Tasty but Protected—First Evidence of Chemical Defense in Oribatid Mites

  title={Tasty but Protected—First Evidence of Chemical Defense in Oribatid Mites},
  author={Michael Heethoff and Lars Koerner and Roy A. Norton and G{\"u}nther Raspotnig},
  journal={Journal of Chemical Ecology},
Oribatid mites (Acari, Oribatida) represent one of the most abundant and speciose groups of microarthropods in the decomposer food webs of soils, but little is known of their top-down regulation by predators. Oribatids are relatively long-lived and have numerous morphological defensive adaptations, and so have been proposed to live in ‘enemy-free space’. Most also possess a pair of large exocrine oil glands that produce species-specific mixtures of hydrocarbons, terpenes, aromatics, and… 
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Specialized feeding of Euconnus pubicollis (Coleoptera: Staphylinidae: Scydmaeninae) on oribatid mites: Prey preferences and hunting behaviour
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The ontogeny of oil gland chemistry in the oribatid mite Archegozetes longisetosus Aoki (Oribatida, Trhypochthoniidae)
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Life as a fortress – structure, function, and adaptive values of morphological and chemical defense in the oribatid mite Euphthiracarus reticulatus (Actinotrichida)
Such an effective, holistic defense strategy, involving both morphological and chemical traits, probably carries high resource-costs, but it allows adult euphthiracaroid mites to occupy an almost “enemy-free space” despite the high diversity of predators in soil.
Regeneration of Complex Oil-Gland Secretions and Its Importance for Chemical Defense in an Oribatid Mite
Most oribatid mites possess a pair of opisthonotal exocrine glands that produce mostly complex, species-specific secretions. Such blends may contain more than 10 different compounds, but hardly
Community structure, trophic ecology and reproductive mode of oribatid mites (Oribatida, Acari) in forest ecosystems
Oribatid mites were used as model organisms to investigate the distribution of sexual and parthenogenetic individuals in forest soils in two regions in Germany and in different habitats worldwide in relation to food availability and the effects of nutrient availability on orib atid mite density and the frequency of parthenagenetic individuals on tree trunks.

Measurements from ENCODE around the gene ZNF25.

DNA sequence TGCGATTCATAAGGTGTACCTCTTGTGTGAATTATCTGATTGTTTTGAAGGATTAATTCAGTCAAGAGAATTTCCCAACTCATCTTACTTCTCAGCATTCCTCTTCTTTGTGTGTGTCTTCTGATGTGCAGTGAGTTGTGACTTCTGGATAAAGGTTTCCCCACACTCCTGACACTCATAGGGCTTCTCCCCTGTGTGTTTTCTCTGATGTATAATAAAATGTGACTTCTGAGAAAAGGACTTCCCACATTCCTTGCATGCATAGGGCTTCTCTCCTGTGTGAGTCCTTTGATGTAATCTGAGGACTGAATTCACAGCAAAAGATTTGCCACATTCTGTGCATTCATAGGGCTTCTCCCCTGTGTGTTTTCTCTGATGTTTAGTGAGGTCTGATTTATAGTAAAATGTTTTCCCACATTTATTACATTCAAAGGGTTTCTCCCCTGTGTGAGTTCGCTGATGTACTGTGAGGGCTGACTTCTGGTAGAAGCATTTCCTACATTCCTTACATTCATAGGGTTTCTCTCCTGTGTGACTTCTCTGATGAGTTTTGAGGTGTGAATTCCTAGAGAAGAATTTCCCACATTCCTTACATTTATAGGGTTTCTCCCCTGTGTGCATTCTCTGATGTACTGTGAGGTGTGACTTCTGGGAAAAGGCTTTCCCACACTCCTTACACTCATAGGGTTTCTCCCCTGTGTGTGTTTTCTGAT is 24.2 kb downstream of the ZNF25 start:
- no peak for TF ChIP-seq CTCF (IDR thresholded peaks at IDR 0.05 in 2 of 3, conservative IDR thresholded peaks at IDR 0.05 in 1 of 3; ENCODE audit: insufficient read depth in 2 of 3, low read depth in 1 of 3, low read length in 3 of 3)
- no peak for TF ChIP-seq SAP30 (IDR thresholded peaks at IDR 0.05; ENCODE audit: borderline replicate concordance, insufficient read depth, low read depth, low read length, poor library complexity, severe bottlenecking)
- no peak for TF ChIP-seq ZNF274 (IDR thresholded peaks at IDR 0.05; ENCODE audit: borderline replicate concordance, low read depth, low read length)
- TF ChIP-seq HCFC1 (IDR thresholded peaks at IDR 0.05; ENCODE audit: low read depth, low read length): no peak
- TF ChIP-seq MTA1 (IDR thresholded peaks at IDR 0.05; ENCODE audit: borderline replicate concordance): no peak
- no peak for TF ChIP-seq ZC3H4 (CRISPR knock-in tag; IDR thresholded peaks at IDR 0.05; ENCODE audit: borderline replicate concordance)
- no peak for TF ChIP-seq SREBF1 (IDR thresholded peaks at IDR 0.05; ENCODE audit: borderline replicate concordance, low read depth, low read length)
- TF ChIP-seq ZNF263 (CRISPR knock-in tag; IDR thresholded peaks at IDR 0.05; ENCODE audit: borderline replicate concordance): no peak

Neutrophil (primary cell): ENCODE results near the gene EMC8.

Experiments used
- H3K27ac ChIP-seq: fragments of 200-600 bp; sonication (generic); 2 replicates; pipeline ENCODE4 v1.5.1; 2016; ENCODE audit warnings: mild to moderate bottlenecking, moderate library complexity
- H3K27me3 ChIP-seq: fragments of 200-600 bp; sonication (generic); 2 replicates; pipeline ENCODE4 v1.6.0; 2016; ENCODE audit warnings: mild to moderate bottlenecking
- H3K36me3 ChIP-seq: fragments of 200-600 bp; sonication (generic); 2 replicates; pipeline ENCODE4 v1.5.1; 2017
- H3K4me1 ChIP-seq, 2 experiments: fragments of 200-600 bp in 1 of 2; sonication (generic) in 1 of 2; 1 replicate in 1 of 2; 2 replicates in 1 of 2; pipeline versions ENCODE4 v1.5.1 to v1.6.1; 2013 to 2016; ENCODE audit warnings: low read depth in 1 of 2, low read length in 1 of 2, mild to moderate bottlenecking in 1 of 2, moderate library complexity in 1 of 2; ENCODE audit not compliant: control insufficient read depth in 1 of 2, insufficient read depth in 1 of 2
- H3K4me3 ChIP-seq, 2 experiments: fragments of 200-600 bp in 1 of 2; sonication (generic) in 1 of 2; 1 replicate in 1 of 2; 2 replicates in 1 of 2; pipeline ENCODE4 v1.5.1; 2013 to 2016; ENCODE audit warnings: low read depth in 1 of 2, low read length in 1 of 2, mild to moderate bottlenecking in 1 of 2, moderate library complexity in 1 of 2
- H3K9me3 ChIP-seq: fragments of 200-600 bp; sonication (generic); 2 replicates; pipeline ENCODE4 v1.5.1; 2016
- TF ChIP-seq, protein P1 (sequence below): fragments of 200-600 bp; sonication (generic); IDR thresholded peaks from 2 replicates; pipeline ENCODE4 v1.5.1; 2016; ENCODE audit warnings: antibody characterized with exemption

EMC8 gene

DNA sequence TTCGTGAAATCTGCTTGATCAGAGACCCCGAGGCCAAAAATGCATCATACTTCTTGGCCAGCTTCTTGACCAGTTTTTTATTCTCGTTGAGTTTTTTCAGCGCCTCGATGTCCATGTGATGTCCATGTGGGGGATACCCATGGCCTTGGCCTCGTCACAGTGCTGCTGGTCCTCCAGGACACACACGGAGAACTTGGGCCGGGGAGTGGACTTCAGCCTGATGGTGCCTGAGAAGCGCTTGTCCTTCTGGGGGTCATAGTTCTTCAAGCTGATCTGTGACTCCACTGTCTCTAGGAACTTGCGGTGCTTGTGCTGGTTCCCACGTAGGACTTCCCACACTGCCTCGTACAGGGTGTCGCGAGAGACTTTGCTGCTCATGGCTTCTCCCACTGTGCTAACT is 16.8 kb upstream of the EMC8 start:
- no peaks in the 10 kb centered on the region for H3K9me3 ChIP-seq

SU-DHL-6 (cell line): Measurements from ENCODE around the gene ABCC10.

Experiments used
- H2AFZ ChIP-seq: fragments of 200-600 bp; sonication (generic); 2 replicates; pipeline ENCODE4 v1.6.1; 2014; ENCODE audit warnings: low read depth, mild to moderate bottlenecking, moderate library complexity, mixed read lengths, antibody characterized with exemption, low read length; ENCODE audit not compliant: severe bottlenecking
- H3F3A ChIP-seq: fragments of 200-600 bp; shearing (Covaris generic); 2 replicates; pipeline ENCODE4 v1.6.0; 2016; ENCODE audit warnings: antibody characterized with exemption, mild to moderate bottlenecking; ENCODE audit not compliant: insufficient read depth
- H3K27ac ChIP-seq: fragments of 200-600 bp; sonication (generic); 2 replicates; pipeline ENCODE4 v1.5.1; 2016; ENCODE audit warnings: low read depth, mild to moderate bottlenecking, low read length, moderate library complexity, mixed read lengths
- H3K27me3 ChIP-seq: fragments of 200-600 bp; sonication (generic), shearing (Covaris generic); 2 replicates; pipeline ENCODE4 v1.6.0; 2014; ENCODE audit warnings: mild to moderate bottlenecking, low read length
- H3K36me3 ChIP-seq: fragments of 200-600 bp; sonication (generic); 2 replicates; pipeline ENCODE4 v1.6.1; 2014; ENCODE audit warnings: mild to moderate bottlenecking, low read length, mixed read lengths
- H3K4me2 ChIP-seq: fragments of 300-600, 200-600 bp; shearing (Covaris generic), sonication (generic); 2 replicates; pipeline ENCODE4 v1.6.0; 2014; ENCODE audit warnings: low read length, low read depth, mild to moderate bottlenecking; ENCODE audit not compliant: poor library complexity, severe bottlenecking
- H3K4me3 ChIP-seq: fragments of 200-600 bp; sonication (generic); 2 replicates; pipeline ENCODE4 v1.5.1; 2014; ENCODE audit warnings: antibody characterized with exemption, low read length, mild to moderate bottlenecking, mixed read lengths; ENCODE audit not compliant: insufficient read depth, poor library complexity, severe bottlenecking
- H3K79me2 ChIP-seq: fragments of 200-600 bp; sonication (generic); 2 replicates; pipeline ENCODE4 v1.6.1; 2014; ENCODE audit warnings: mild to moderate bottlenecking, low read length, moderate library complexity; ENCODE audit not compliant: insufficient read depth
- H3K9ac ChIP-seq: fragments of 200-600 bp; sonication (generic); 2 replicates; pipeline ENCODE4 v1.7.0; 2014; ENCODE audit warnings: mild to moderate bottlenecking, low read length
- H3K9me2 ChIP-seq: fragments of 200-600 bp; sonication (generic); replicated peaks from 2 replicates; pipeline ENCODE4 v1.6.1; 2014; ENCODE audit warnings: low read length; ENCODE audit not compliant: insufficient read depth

Oil gland secretions in Oribatida (Acari)
Pheromonal properties of oil gland compounds probably evolved early in ancient oil gland-bearing oribatids from purely defensive functions, culminating in a radiation of semiochemical roles (alarm, aggregation, sex) in oil glands of the Astigmata.
Discrimination of Oribotritia species by oil gland chemistry (Acari, Oribatida)
The chemical composition of secretions from opisthonotal (oil) glands in four species of the oribatid mite genus Oribotritia was compared by means of gas chromatography—mass spectrometry and indicated the classification of euphthiracaroids within the (monophyletic) group of “Astigmata compounds-bearing”-Oribatida.
Specialized predation on Oribatid mites by two species of the ant genus Myrmecina (Hymenoptera: Formicidae)
Specialized predation on oribatid mites was confirmed in two Japanese species of the myrmicine genus Myrmecina, the first instance in the Formicidae. Using the mouthparts and legs, a worker
For Love of Insects
Recounting exploits and discoveries in his laboratory at Cornell and in the field in Uruguay, Australia, Panama, Europe and North America, Eisner demonstrates how inquiry into the survival strategies of an insect leads to clarifications beyond the expected.
Wearing a raincoat: exocrine secretions contain anti-wetting agents in the oribatid mite, Liacarus subterraneus (Acari: Oribatida)
The distinct extract profiles detected most likely portray the stepwise generation of an anti-wetting, exocrine surface lipid layer of glycerides: if this layer is lost, fatty acids may be discharged again (profile III) and may subsequently esterify (profile II) to larger and more stable esters (diacyl-glycerols), eventually building up the “raincoat” of L. subterraneus.
Chemical alarm and defence in the oribatid mite Collohmannia gigantea (Acari: Oribatida)
The multicomponent oil gland secretion of Collohmannia gigantea, a middle-derivative mixonomatan oribatid mite, is demonstrated to possess alarm pheromonal and allomonal properties, furnishing evidence for a phylogenetically early origin of defensive and communicative roles of oil gland secretions in o ribatids.
Adding to the Reproductive Biology of the Parthenogenetic Oribatid Mite, Archegozetes longisetosus (Acari, Oribatida, Trhypochthoniidae)
The gross morphology of the reproductive system as obtained by SEM techniques and X-ray synchrotron microtomography, a new tool for studying mite anatomy, is presented.
Role of musculature during defecation in a particle‐feeding arachnid, Archegozetes longisetosus (Acari, Oribatida)
This work uses a combination of non invasive microscopical techniques and in vivo examination to investigate the complex functional morphology of the anal region of the oribatid mite Archegozetes longisetosus Aoki, which is rather large in sarcoptiform mites.
Anatomy and function of the ptychoid defensive mechanism in the mite Euphthiracarus cooki (Acari: Oribatida)
Details of exoskeletal and muscular anatomy are examined in combination with studies of live individuals to provide the first functional analysis of ptychoidy, a defensive adaptation of several groups of oribatid mites.